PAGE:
The provided image also shows four additional lenses, a filter kit, a Speedlight, and a flash. You can really fit a lot into the FirstLight 30L backpack. Since I mentioned what I don’t have in my kit above, let me outline what I do have.
- Canon 70D with the EF-S 55-250mm f/3.5-5.6 IS STM attached
- EF-S 55-250mm f/4-5.6 IS II
- EF-S 10-18mm f/4-5.6 IS STM
- EF-S 18-55mm f/3.5-5.6 IS
- EF-S 24mm f/2.8 STM
- SpiderPro Hand Strap
- Altura Photo LCD Hood Sun Shield
- Meike MK-70D BG-E14 Vertical Battery Grip Holder
- Battery charger
- Various accessories in the mesh pockets
Even though I placed everything in a good spot, I think I’ve changed the layout of the bag three times since the initial installation. The velcro sections are easy to pull out and replace as needed. It has ample room for the list of items I mentioned and more. I felt like all the pieces of my kit were well protected and when I needed to readjust, it was no problem.
The bag travels extremely well. We took a family vacation to Florida (about a 900-mile drive) and it tucked away nicely in the bed of our truck with the rest of the luggage. All the camera gear was safe and sound when it arrived. Not long after that trip, we took a trip to our local zoo. We spent several hours roaming around visiting animals and taking pictures. I wore the MindShift bag the entire time. I had about 10-15 pounds of gear on my back, but thanks to the soft, padded straps and extra supportive waist harness, my weak back didn’t really notice. It’s the first time I’ve worn a backpack this large for that long and have it not cause more problems than it solves.
I have used some bags out there that have an easy access pocket when you sling the backpack to one side. This one does not. In order to get the camera or any of its accessories out, you will need to remove the bag and unzip the main compartment. Considering this backpack is designed for the outdoor photographer/adventurer, I don’t think this is really a ‘con’ per se, but it’s something I wanted to note. The side pocket is somewhat dual purpose. While it is designed to hold a hydration bladder, I found that because of its size it’s also great for smaller personal items like a wallet or even a mobile phone. There is a small pocket on top of the pack that is meant for personal papers and could be used for a mobile phone, but I’ve found the side pocket a bit more convenient.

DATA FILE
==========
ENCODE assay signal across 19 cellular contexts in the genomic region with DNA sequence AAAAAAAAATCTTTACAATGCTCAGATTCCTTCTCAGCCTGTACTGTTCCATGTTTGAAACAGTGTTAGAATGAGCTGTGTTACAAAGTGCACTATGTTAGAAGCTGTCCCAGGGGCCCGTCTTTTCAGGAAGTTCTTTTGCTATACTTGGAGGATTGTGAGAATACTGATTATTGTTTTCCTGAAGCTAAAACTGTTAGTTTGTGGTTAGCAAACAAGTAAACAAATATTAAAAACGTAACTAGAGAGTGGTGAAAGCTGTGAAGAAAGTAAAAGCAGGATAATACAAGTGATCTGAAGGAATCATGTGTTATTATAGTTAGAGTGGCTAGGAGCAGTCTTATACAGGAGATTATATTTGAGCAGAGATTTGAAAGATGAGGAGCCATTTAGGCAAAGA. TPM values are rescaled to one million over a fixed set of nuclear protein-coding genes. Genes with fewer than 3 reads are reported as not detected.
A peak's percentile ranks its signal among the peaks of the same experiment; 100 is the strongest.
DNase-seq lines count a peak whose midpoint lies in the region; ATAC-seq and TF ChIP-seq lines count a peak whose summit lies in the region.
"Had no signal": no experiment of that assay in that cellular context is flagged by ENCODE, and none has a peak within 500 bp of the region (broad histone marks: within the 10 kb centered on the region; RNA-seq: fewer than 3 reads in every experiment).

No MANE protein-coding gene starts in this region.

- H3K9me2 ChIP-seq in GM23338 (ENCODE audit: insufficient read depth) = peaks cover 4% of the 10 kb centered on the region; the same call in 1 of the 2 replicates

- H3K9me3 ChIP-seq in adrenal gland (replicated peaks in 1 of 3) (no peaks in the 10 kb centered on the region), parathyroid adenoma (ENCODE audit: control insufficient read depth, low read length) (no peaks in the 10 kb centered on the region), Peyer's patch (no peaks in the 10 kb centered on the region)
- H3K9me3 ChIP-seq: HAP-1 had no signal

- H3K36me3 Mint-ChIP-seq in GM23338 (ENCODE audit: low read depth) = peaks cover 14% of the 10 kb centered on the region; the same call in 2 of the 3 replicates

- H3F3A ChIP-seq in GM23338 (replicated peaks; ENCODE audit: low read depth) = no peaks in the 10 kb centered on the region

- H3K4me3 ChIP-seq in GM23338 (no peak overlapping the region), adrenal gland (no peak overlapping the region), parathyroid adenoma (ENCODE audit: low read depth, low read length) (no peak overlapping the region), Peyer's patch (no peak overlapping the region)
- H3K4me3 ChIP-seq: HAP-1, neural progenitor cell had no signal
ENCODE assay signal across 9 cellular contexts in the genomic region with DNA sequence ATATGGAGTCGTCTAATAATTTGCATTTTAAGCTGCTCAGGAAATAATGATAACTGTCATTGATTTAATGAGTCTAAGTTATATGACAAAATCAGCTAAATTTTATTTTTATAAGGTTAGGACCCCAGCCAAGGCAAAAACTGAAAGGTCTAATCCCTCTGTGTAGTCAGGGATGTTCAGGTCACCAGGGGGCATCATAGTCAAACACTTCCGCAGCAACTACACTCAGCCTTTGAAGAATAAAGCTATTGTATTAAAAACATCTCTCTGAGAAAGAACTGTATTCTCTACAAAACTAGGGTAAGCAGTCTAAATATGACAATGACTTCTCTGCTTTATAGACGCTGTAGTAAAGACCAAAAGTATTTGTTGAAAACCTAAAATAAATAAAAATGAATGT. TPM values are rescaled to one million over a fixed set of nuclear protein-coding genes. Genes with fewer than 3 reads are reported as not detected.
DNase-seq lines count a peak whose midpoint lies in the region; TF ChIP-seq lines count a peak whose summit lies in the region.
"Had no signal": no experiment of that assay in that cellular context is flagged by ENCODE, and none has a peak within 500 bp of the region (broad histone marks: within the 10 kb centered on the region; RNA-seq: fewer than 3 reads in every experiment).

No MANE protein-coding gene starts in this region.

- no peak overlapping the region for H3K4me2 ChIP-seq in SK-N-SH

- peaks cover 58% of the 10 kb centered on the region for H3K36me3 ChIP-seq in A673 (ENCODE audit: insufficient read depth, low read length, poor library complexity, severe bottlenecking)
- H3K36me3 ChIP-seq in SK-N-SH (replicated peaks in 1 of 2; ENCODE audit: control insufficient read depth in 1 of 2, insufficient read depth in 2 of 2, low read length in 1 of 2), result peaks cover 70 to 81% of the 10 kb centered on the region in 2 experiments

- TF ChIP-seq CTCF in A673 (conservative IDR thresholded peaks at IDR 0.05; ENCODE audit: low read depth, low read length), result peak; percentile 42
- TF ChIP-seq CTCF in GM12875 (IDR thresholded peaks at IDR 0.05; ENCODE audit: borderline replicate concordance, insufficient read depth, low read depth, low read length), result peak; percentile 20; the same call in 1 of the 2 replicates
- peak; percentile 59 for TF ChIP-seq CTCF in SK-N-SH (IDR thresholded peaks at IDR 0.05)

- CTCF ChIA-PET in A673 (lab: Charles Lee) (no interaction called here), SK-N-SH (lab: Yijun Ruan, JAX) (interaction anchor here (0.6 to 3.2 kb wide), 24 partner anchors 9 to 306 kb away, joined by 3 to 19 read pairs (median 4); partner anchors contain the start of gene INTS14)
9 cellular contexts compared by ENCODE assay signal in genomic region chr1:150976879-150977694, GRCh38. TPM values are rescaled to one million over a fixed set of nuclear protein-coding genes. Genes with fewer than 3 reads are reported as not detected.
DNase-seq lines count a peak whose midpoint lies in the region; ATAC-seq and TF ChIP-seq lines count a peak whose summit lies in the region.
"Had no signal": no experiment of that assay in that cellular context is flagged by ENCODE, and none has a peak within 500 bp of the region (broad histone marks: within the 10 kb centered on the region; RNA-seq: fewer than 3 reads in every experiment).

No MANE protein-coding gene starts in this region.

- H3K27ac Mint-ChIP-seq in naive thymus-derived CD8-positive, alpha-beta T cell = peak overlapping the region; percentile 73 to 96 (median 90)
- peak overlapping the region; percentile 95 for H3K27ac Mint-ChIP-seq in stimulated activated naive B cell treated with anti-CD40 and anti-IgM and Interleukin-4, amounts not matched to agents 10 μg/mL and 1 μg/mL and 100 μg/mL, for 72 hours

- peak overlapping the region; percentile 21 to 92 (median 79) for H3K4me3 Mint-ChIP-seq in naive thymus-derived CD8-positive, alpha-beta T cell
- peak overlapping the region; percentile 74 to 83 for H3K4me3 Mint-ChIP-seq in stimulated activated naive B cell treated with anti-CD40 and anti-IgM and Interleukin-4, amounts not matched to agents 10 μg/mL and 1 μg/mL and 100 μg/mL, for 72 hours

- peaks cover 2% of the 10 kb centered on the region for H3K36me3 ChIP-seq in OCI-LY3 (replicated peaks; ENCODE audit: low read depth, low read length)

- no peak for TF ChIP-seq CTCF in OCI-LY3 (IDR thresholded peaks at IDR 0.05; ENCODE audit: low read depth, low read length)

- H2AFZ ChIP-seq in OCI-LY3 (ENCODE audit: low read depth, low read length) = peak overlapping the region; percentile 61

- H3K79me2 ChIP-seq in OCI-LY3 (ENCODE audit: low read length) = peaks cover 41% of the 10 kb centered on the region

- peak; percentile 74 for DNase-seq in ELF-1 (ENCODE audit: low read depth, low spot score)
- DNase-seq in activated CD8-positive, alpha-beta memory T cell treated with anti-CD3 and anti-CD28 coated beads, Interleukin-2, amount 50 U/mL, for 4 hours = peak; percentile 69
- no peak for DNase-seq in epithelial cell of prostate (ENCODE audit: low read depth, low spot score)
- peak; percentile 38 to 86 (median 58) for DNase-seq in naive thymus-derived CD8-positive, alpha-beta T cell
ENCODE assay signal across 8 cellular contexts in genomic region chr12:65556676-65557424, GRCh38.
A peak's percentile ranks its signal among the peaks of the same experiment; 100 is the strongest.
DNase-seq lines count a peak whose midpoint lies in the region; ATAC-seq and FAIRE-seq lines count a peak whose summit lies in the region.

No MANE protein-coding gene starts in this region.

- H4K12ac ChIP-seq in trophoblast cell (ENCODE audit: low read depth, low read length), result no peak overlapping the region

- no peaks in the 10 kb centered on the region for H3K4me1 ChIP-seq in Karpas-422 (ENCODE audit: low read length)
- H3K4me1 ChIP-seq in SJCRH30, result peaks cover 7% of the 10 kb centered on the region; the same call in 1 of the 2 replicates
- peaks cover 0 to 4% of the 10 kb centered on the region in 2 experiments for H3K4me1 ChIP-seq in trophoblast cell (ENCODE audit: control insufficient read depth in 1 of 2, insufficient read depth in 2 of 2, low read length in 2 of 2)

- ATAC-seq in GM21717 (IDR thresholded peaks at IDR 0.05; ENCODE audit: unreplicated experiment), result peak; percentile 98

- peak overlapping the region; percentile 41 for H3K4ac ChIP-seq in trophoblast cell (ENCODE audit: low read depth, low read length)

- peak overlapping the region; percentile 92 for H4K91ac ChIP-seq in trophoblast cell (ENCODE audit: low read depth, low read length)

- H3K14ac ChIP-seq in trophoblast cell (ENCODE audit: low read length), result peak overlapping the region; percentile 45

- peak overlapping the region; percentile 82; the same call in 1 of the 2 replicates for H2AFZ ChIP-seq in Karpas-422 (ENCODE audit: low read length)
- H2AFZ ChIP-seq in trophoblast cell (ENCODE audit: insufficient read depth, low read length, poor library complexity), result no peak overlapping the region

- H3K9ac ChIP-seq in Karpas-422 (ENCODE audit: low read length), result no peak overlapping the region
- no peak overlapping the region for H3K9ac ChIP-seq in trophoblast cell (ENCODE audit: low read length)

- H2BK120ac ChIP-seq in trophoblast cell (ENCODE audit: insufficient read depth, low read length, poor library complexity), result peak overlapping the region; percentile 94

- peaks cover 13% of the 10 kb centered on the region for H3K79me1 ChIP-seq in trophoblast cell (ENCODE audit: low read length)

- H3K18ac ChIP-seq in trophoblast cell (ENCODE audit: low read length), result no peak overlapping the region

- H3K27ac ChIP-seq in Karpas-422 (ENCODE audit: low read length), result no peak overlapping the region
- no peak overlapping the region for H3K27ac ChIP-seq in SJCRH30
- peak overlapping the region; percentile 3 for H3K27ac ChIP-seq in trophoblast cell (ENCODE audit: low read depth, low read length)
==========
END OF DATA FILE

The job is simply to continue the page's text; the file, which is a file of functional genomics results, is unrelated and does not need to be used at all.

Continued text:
The only real issue I had with this backpack is the sleeve for the laptop. It’s the front pocket and there is no padding on the outside of it. Therefore it’s dangerous to keep an unguarded laptop in that pocket. With the outer side of the pocket being just the lining material, I would recommend placing your laptop into an additional sleeve if you choose to store your computer there.
As a camera backpack for adventurers, I give this an A+. If you are looking for something a little more ‘all-purpose’ the MindShift FirstLight 30L may not be the right direction to go. I love how well this backpack carries weight but wish there was more protection for a laptop or tablet. It’s a tough bag though and will be a great option for someone who just wants to carry their camera gear safely and securely. I believe this bag will last a long time and continue to wear well into the future.